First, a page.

Tag Archives: elaine pagels

Adam, Eve, and the Serpent

Hermetic Library Fellow T Polyphilus reviews Adam, Eve, and the Serpent: Sex and Politics in Early Christianity by Elaine Pagels.

Pagels Adam Eve and the Serpent

In her epilogue to Adam, Eve, and the Serpent Elaine Pagels insists that her ambition in this book is neither to discover nor to indicate the nature of the “real Christianity.” In that case, she could have avoided a lot of the confusion raised by her presentation, if only she had been a little bit more skeptical about the original message of “Jesus,” whom she quotes–on the basis of the canonical Gospels–as blithely as she cites the writings of Augustine or any of the other Church Fathers. She knows well enough that “the gospels of the New Testament are neither histories nor biographies in our sense of these terms,” (5) but she still handles them as though they might serve in those capacities.

Still, for a book that is designed to straddle the line between scholarship and popularization, Pagels does a good job. And her topic couldn’t be more interesting. She traces the development of Christian interpretations of the Edenic myth of Genesis, and how they were used to formulate and express ideas about sexuality, politics, free will, and guilt. She accepts the Luke-Acts epic as though it were history, and even so, manages to demonstrate important facts about the history of early Christianity: its diversity (with a chapter on “Gnostic Improvisations”) and its profound difference from the Augustinian orthodoxy that underlies nearly all modern Christianities.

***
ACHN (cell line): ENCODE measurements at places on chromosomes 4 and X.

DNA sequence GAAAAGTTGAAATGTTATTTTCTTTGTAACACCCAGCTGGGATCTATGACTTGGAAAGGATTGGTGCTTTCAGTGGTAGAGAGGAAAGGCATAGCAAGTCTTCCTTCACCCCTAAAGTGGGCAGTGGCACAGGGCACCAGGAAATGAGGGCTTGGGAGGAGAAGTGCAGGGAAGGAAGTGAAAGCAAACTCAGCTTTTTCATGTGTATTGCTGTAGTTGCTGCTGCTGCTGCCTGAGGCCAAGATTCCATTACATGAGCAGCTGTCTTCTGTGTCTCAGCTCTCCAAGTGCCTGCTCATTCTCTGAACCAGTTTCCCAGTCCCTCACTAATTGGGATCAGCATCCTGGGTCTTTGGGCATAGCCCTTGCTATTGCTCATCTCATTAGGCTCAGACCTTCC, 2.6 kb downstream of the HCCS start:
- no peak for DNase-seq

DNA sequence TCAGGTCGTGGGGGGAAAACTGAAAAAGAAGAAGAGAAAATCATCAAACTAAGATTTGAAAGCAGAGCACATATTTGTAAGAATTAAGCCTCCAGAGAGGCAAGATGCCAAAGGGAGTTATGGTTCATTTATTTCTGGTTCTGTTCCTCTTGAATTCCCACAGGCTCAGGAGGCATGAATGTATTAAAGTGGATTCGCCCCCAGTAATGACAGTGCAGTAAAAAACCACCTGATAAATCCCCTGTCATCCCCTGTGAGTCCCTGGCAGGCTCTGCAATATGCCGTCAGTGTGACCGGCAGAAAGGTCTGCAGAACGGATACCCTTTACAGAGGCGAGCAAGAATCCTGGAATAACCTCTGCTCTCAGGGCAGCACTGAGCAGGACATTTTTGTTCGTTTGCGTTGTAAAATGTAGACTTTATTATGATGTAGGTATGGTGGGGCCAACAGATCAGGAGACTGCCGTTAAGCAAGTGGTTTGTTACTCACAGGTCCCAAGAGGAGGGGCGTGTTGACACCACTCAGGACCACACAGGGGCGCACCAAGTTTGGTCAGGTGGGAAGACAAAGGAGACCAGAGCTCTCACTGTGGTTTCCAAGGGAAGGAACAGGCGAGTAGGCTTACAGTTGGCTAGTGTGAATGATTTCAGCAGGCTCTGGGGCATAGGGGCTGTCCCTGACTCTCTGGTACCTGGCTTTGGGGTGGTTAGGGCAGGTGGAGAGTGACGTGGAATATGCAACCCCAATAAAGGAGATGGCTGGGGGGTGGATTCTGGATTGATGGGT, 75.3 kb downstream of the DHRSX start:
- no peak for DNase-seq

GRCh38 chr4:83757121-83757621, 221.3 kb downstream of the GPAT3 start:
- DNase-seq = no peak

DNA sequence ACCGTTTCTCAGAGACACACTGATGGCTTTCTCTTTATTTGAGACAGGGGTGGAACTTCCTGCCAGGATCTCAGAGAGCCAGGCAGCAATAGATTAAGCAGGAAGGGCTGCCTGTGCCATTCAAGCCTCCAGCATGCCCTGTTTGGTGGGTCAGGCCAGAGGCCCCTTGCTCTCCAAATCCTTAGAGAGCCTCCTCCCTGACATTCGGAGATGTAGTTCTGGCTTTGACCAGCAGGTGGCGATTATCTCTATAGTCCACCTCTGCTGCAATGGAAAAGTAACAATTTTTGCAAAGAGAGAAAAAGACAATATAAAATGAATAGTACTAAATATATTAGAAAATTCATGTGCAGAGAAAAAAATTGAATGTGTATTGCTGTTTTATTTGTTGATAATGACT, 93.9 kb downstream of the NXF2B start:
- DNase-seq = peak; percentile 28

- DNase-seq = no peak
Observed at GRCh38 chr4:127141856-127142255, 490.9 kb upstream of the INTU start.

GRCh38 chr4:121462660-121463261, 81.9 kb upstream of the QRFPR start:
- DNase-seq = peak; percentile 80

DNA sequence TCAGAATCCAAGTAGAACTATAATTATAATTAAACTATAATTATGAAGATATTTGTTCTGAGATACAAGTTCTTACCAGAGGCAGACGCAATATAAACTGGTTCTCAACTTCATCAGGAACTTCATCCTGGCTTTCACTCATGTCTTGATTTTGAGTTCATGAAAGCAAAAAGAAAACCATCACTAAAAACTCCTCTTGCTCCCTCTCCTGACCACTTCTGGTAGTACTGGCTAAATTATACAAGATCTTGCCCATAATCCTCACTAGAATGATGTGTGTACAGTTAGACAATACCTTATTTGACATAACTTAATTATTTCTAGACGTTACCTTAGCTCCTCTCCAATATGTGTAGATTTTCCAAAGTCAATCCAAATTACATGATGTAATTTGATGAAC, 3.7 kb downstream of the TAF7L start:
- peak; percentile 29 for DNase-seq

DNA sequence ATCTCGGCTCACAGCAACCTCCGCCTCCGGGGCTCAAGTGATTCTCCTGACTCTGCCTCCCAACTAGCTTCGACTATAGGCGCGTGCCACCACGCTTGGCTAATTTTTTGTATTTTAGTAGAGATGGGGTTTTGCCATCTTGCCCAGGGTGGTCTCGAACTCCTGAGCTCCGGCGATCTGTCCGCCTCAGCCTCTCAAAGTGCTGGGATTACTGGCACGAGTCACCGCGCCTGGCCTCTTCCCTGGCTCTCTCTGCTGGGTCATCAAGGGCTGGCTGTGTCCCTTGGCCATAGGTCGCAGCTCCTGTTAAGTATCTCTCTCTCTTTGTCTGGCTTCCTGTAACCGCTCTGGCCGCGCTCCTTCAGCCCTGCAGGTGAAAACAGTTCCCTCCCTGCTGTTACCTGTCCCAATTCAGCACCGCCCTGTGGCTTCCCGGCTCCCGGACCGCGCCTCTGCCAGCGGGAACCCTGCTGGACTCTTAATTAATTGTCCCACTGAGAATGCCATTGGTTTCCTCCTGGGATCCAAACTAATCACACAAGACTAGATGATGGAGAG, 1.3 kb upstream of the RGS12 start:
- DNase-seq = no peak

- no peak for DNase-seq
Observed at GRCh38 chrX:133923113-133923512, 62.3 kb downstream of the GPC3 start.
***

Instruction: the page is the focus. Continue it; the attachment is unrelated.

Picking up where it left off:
Her treatment of Augustine is fascinating, and she claims to have been as surprised herself by the results of her research as most of her Christian readers will be. Although she was originally sympathetic to Augustine from her readings in his ConfessionsOn the Trinity and The City of God, her effort to reopen a conversation forcibly closed by papal authority in April 418 C.E. led her to the dialogue between Augustine and the Pelagian naturalist Julian of Eclanum. In contrast with the traditional secondary sources, Pagels finds Julian thoughtful and scripturally attentive. Augustine, whose Opus Imperfectum Contra Julianum has never been published in English translation, seems “idiosyncratic” and tendentious in his novel doctrine of congenital human depravity. 

In Pagels’ account, the combination of Augustine’s theological innovations with the establishment of imperial Christianity resulted in the rejection of an earlier Christian ethos of freedom, and its replacement with one of guilt. This study deserves the careful consideration of everyone who thinks that they have read and understood Genesis 3:16-19, since hardly any readers, medieval or modern, have been able to approach the Edenic myth without the long Augustinian shadow of “original sin” cast upon it. Before Augustine, Justin Martyr could say to the prefect who condemned him to death: “Do what thou wilt: we are Christians.” (49)

Living Buddha, Living Christ

Living Buddha, Living Christ by Thich Nhat Hanh, introduced by Elaine Pagels, the 1995 hardcover from Riverhead Books, is part of the collection at the Reading Room.